It was argued that paints could also be used to provide a non-slip surface but that painting was extremely hit and miss and that paints would not give the same galvanic protection to exposed steel. The paint industry had still to solve the problems relating to the use of heavy metals in primers.

The case study demonstrated that the Corrosion Engineer needed to give to his client a balanced view on lifetimes of prospective solutions to corrosion problems – the client might ask for a cheap option but the Corrosion Engineer had a responsibility to point out other, more expensive solutions and to remind the client of the need for Sustainability of processes in the future.  As an aid to this procedure the Corrosion Engineer could invoke the norm ASTM A1068-10 to provide a template for offering the information.

[A pdf version of this presentation is available to members on request to the Secretariat].

 Back to Minutes

3.1  Corrosion Protection of Offshore Structures Using Coatings’, Shiladitya Paul, TWI 

Offshore operators (both oil and gas and wind energy) are currently looking to extend the design life of offshore facilities, structures and components to improve the affordability, and to increase their availability in later years of operation. Whilst maintenance and replacement of topside facilities is possible, critical to this objective is the design and construction of supporting infrastructure and facilities capable of withstanding splash and tidal zone conditions, particularly corrosion, for the lifetime of the structure with the absolute minimum of maintenance. 

To reach the above objective, TWI launched a Joint Industry Project (JIP) in 2009 wherein a technology gap review was carried out with the help of industrial and academic partners to establish current working practice and experience related to the mitigation of splash and tidal zone corrosion. A number of coating systems (thermally sprayed, organic paints and duplex) currently used in the splash and tidal zone of offshore structures were identified. Samples based on the chosen coating system were prepared and tested in both seawater spray (modified ISO 9227) and alternate immersion tests. LPR and EIS measurements were carried out during the tests and after the test the samples were cross-sectioned and microstructural characterisation was undertaken.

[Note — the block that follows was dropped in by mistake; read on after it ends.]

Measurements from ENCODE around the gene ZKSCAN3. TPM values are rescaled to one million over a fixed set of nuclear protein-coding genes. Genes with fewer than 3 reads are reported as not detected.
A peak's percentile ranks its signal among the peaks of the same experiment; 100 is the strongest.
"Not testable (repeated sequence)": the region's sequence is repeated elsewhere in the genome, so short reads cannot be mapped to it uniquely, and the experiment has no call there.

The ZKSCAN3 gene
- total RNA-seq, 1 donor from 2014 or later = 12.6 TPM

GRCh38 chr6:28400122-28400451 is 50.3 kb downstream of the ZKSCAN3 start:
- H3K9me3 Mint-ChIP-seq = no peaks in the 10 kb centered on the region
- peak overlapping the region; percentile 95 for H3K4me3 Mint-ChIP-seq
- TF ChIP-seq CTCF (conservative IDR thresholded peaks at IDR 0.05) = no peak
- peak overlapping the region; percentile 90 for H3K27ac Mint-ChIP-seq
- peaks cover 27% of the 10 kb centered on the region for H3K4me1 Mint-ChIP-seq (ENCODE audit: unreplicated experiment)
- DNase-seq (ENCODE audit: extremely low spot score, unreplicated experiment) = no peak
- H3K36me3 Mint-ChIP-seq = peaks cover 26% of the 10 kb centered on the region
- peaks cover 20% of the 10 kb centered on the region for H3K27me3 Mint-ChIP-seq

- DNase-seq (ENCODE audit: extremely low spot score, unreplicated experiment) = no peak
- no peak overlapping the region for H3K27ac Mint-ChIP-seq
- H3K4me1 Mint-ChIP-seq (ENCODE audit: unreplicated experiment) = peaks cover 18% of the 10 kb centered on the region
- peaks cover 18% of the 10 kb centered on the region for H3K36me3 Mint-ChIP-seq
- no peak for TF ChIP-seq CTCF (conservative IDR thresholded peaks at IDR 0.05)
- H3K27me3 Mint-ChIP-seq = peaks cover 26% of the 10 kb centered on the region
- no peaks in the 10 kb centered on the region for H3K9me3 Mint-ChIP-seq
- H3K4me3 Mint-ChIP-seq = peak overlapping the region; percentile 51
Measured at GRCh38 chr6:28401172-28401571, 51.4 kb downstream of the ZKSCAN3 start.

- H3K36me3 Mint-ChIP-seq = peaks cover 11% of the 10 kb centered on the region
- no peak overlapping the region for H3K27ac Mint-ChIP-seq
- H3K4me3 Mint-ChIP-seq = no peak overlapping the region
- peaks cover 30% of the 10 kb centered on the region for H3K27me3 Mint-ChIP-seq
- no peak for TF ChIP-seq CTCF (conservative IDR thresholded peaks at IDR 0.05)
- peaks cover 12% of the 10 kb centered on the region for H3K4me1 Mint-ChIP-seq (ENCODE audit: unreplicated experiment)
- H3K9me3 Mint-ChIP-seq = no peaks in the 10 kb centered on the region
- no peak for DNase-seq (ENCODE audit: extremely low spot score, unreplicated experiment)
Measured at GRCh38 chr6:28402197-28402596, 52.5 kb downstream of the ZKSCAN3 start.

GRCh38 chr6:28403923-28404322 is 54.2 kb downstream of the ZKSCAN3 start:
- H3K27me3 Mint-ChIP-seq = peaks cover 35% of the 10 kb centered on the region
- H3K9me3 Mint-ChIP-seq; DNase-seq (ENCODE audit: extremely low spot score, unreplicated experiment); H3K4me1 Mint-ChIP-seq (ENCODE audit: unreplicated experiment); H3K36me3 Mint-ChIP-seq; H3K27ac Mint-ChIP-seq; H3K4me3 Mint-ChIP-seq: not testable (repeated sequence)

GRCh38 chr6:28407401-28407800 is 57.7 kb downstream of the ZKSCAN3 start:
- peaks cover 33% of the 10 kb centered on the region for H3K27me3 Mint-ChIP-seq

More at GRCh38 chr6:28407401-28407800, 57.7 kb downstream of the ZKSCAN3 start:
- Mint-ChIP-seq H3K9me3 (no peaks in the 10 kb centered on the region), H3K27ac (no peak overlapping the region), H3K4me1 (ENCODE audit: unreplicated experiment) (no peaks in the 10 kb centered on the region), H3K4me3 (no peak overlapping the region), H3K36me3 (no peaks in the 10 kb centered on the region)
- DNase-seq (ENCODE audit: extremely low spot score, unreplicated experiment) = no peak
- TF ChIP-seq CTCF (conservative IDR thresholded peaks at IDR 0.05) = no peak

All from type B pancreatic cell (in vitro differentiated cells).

The observations were briefly described in the presentation. 

[A pdf version of this presentation is available to members on request to the Secretariat].

3.2    Hybrid Electrochemical Treatment of Marine Concrete Structures’, Gareth Glass, Concrete Preservation Technologies


This presentation addressed the challenges of in-situ concrete repair and corrosion monitoring.   Corrosion damage is at least in part attributed to the production of acid (HCl) at sites of corrosion initiation.  Pit re-alkalisation is identified as an important protective effect in electrochemical treatments used to arrest corrosion.  The process of pit re-alkalisation may be achieved using a relatively small electric charge that is readily impressed off sacrificial anodes using a power supply.  A simple but powerful electrochemical treatment comprises a hybrid of a brief pit re-alkalisation process to arrest corrosion followed by low maintenance galvanic protection to prevent local acidification.  Both reinforced and pre-stressed concrete were discussed and examples were provided in a variety of structural applications using proprietary electrochemical methods to extend service lives and reduce maintenance costs.


 Back to Minutes